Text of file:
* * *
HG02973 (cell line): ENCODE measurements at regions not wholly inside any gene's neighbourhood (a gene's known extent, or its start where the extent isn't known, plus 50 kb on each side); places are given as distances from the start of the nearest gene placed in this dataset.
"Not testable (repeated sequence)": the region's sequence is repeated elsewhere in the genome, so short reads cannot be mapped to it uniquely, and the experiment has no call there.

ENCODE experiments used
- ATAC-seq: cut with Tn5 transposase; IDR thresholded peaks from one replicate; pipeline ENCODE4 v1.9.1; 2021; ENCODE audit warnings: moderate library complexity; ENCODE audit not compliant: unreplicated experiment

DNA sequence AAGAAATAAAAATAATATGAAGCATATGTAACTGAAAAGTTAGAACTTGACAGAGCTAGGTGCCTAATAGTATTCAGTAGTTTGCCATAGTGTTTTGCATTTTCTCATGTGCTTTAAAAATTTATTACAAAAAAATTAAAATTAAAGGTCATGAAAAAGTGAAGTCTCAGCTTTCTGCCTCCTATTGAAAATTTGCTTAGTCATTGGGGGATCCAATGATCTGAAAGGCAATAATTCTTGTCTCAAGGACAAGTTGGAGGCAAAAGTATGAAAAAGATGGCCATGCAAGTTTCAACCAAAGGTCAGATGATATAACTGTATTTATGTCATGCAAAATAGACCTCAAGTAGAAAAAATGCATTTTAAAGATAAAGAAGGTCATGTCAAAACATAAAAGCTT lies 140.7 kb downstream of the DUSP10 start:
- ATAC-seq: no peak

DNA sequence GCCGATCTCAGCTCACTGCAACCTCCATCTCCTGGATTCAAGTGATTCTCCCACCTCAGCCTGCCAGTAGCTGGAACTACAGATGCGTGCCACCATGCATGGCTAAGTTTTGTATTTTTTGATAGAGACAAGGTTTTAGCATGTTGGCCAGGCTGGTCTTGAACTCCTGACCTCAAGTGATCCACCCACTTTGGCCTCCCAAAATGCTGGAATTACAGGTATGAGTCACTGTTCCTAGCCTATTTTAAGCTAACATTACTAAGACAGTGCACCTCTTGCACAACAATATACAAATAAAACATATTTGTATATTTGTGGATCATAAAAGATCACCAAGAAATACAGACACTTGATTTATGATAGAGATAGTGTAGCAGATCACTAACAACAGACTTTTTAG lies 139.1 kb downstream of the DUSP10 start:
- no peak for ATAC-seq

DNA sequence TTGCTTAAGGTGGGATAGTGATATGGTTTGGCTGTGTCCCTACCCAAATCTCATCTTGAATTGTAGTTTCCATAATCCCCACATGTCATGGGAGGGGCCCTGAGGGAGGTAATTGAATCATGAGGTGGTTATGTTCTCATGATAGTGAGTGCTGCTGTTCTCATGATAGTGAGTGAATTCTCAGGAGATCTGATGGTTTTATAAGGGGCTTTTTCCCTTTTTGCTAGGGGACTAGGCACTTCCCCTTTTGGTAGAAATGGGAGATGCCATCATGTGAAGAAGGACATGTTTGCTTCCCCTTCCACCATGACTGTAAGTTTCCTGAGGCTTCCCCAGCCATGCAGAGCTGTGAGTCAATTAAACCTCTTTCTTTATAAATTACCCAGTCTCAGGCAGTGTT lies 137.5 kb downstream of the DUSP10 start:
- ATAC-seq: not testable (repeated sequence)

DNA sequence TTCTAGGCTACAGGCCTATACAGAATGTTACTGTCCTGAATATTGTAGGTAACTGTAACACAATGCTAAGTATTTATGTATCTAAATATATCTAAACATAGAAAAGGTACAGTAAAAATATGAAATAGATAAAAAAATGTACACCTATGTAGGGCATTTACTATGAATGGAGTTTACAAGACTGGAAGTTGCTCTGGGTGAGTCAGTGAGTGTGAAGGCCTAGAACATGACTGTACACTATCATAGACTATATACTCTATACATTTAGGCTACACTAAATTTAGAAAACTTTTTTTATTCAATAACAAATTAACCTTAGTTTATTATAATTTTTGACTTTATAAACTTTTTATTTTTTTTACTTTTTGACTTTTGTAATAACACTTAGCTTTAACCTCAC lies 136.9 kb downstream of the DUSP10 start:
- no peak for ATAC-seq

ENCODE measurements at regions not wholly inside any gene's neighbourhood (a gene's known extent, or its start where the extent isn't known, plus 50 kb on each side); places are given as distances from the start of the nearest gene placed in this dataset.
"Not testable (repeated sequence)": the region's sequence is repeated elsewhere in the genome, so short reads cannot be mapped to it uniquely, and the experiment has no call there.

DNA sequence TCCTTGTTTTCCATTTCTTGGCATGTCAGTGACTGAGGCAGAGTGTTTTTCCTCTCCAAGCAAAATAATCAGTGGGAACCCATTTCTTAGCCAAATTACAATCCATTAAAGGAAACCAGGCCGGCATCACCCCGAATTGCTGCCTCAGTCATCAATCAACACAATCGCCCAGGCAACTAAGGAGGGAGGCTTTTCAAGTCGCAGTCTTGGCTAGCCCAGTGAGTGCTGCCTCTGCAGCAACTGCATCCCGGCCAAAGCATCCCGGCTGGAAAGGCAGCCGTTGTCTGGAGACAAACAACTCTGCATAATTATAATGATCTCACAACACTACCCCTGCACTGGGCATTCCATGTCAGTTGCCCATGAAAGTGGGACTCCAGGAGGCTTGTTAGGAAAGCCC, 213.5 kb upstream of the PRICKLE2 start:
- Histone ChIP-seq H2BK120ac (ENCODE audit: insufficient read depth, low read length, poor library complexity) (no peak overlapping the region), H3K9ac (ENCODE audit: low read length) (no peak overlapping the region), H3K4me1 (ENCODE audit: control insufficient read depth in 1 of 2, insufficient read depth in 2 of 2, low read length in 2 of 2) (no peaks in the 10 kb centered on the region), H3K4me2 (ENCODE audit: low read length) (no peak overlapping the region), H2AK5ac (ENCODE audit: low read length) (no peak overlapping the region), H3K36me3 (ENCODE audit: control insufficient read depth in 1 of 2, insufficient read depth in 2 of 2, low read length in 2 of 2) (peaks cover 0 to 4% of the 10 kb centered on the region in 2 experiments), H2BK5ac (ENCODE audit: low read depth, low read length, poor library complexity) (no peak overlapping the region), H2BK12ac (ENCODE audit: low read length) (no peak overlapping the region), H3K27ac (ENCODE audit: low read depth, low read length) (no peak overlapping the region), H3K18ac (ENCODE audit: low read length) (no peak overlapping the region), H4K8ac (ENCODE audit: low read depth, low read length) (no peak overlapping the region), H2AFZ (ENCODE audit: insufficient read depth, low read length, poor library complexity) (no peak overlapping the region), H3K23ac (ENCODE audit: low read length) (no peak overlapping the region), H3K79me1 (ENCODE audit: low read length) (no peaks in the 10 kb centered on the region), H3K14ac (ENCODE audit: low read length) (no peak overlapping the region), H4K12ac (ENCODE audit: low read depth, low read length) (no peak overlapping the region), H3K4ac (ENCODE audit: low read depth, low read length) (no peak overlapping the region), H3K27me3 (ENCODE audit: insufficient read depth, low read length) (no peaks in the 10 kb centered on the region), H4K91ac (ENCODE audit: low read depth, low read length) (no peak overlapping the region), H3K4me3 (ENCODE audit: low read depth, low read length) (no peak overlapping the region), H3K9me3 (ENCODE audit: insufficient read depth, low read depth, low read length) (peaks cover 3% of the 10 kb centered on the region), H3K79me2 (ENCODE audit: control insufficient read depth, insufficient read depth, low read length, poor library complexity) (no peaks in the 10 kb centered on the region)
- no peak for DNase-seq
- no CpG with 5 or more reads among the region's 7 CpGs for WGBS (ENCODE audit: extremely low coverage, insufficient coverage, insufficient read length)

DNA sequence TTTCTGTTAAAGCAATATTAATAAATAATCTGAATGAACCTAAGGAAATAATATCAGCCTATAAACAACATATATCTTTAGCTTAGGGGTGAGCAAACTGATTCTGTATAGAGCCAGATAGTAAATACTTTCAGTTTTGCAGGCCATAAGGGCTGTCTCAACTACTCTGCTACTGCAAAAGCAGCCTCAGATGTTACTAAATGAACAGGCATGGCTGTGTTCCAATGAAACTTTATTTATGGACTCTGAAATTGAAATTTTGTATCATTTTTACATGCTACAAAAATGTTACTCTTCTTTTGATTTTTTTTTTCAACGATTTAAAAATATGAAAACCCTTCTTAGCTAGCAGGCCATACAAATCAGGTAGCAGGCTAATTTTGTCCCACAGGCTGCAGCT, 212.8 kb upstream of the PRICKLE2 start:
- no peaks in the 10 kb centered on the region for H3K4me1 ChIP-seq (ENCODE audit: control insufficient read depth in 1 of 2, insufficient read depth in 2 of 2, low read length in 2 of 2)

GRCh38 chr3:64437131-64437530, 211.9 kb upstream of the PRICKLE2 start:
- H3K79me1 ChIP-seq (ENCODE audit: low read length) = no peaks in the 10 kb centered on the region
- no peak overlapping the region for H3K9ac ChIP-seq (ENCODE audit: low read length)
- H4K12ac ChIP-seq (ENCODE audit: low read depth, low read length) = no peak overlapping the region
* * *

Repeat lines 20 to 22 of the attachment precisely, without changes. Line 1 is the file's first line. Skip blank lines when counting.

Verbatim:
- no peaks in the 10 kb centered on the region for H3K4me1 ChIP-seq (ENCODE audit: control insufficient read depth in 1 of 2, insufficient read depth in 2 of 2, low read length in 2 of 2)

GRCh38 chr3:64437131-64437530, 211.9 kb upstream of the PRICKLE2 start:
- H3K79me1 ChIP-seq (ENCODE audit: low read length) = no peaks in the 10 kb centered on the region